Batman: Year One by Frank Miller, David Mazzucchelli, Todd Klein and Richmond Lewis – 1987

Batman_Year_One

While there were a number of great comics written before 1991, one of my favourites is the 1987 classic, Batman: Year One by graphic novel icon Frank Miller and his talented team of artists.  This is an outstanding read that re-imagined Batman for an entire generation and ended up being the character’s key introductory comic for one of the best periods of DC comics.  Serving as the main inspiration for the Batman Begins film, Batman: Year One is an exceptional comic that any true Batman fan will love and adore for years to come.

 

Daughter of the Empire by Raymond E. Feist and Janny Wurts – 1987

Daughter of the Empire Cover

While Magician served as a particularly impressive introduction to the Riftwar Cycle, one of my favourite entries in the entire series was Daughter of the Empire, which Feist cowrote with Janny Wurst.  Set on an Eastern-culture inspired fantasy planet, Daughter of the Empire is the first book in the Empire trilogy, a captivating companion trilogy to the Riftwar novels.  While all three books in this series are great, the best is easily Daughter of the Empire, which sees a noble-born daughter forced to survive and lead her house after her family is murdered by a powerful rival who wishes to crush her.  Thanks to its enjoyable and dramatic narrative of survival against all the odds, Daughter of the Empire is a particularly amazing novel that has a very special place in my heart and which I have gone back and re-read several times.

 

Homeland by R. A. Salvatore – 1990

Homeland Cover

My second Salvatore novel on this list is Homeland, the first book in the Dark Elf trilogy, which explores the early life of Salvatore’s most iconic character, the dark elf ranger Drizzt Do’Urden.  Homeland follows the birth of Drizzt and follows some of his earliest experiences living with his race, the evil Drow, in their homeland underground, where murder, betrayal and personal ambitions are the natural way of life.  Watching the noble and selfless character of Drizzt grow up amongst murders, cowards and fanatics is just fantastic and Homeland is easily one of my absolute favourite Salvatore books of all time.

 

Pyramids by Terry Pratchett – 1989

Pyramids Cover

The final book on this list is another Pratchett novel, Pyramids, a subtly clever and hilarious read.  Set in a parody version of ancient Egypt, Pyramids follows a modern king as he attempts to bring plumbing, feather beds and progress to his decaying country, only to face opposition from his priests, his fellow gods and his greatest adversary, geometry.  With some major laugh-out-loud moments, including one scene where multiple Egyptian-inspired gods engage in a football-style match to control the sun, and some amazing original characters, Pyramids is an incredible read and the perfect note to end this list on.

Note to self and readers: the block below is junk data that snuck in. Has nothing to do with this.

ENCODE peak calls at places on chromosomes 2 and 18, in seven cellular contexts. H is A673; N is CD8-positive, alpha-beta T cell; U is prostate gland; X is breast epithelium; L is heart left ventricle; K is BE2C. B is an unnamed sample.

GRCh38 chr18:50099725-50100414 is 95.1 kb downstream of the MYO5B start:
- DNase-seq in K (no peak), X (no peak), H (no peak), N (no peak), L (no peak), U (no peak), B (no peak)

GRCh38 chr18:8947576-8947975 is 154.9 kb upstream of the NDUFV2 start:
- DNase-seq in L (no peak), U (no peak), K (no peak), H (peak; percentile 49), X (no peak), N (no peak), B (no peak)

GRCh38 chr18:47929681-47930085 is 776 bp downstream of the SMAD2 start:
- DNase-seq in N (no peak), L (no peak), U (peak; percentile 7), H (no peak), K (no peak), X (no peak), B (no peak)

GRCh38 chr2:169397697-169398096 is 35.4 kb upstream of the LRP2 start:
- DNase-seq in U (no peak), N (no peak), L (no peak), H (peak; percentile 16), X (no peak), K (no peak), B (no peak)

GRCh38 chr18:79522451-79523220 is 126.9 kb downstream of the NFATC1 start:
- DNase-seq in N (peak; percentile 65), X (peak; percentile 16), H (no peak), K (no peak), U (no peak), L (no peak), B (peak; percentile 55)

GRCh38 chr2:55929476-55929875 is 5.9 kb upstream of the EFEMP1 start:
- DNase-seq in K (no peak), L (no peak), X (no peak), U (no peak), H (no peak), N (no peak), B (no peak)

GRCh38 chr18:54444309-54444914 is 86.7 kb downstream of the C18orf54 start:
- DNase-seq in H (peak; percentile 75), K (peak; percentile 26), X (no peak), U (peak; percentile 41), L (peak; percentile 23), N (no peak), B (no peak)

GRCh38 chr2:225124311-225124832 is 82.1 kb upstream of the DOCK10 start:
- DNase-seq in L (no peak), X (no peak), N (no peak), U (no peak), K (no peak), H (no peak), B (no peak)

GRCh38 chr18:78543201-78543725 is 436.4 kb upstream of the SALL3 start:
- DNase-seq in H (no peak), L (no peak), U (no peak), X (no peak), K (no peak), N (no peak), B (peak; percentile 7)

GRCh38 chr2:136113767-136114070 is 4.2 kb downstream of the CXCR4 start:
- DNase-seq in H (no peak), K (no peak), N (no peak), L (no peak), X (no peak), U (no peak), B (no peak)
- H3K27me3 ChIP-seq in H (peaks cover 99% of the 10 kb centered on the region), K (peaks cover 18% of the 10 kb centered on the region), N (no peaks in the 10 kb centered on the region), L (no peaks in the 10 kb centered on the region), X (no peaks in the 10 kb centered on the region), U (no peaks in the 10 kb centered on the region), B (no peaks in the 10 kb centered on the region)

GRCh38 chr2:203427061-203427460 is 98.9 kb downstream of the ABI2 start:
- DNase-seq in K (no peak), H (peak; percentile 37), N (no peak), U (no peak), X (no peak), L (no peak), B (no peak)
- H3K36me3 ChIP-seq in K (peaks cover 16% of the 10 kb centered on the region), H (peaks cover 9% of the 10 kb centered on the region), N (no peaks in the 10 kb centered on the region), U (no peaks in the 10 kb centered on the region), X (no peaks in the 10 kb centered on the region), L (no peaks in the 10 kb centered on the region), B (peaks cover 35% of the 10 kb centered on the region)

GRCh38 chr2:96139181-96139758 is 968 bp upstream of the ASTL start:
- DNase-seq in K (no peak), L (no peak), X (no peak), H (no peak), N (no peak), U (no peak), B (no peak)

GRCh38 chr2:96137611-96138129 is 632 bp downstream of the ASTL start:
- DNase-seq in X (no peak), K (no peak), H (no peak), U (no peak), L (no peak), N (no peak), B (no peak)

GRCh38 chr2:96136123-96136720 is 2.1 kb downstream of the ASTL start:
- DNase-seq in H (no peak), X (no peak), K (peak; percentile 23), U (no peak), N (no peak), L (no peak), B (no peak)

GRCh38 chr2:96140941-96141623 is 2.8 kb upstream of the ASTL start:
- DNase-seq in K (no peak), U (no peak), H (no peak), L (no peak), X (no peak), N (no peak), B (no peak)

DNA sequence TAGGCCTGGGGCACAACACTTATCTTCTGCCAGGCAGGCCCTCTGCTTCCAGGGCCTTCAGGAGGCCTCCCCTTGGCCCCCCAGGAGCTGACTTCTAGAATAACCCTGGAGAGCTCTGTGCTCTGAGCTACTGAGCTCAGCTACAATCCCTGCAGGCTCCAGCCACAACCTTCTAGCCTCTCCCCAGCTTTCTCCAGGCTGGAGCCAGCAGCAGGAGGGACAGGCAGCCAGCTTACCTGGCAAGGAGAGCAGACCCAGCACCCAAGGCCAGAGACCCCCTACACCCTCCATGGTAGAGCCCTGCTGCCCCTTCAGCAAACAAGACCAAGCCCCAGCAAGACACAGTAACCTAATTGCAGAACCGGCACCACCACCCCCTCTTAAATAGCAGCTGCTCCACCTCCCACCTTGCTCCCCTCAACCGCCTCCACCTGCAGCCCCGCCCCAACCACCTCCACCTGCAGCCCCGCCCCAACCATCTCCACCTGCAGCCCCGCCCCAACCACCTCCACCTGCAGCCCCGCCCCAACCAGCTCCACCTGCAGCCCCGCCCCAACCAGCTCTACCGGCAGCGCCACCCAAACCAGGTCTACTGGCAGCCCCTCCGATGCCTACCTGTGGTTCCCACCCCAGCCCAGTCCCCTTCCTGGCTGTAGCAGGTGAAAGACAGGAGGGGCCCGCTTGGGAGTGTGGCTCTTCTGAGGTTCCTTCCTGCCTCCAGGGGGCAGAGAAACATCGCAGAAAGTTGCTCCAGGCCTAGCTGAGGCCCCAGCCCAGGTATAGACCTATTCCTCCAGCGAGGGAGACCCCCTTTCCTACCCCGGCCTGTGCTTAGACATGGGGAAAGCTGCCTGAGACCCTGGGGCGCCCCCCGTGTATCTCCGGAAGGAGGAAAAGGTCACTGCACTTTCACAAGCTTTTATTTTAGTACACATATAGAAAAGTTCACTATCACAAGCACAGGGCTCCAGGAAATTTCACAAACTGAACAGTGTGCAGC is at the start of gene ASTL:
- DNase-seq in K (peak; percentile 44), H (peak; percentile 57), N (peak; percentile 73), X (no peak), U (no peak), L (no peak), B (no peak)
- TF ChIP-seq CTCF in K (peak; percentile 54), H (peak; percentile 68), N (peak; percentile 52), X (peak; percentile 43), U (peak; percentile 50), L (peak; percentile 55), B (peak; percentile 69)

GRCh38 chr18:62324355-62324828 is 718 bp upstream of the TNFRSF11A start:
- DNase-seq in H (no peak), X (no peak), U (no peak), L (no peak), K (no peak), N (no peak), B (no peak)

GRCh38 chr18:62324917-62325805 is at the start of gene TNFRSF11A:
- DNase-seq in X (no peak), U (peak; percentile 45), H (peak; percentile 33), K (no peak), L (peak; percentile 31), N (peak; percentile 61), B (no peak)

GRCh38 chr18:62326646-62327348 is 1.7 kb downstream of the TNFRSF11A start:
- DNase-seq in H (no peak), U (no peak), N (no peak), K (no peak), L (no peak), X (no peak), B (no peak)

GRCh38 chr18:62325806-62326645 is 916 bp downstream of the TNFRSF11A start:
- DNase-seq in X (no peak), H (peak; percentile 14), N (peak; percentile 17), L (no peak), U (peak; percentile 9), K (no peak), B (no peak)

I rather liked how this list turned out and I was so glad that I was able to find several great books to feature above.  I do wish I had a bit more variety when it came to authors, and I might have to think about going back and checking out some earlier entries from authors I am fans of, especially if they published novels before 1991.  Each of the novels I mentioned above is really exceptional, and I would strongly recommend them all to anyone looking for a fantastic read.  Hopefully, some of the authors I mentioned won’t be too disconcerted about the fact that they have been writing for a longer period than I have been alive, and if they are I apologise deeply.  Let me know what your favourite novels written before 1991 are in the comments below and I will be interested to see if there are any great books that I missed.

Top Ten Tuesday – Books for a Holiday Road trip

Top Ten Tuesday is a weekly meme that currently resides at The Artsy Reader Girl and features bloggers sharing lists on various book topics.  For this latest Top Ten Tuesday, participants have a Holiday/Seasonal Freebie, meaning that we can do whatever topic we want, preferably with a seasonable twist to it.  Well, down here in Australia, summer has just rocked up and this usually means long drives to family homes for Christmas or to some magnificent stretch of beach for a well-deserved break.  While I myself do not have any upcoming travel planned, this topic did get me thinking about trips and I had the idea to try and help those people with upcoming road trips, or any form of extended travel, choose an audiobook to keep you and any potential passengers entertained.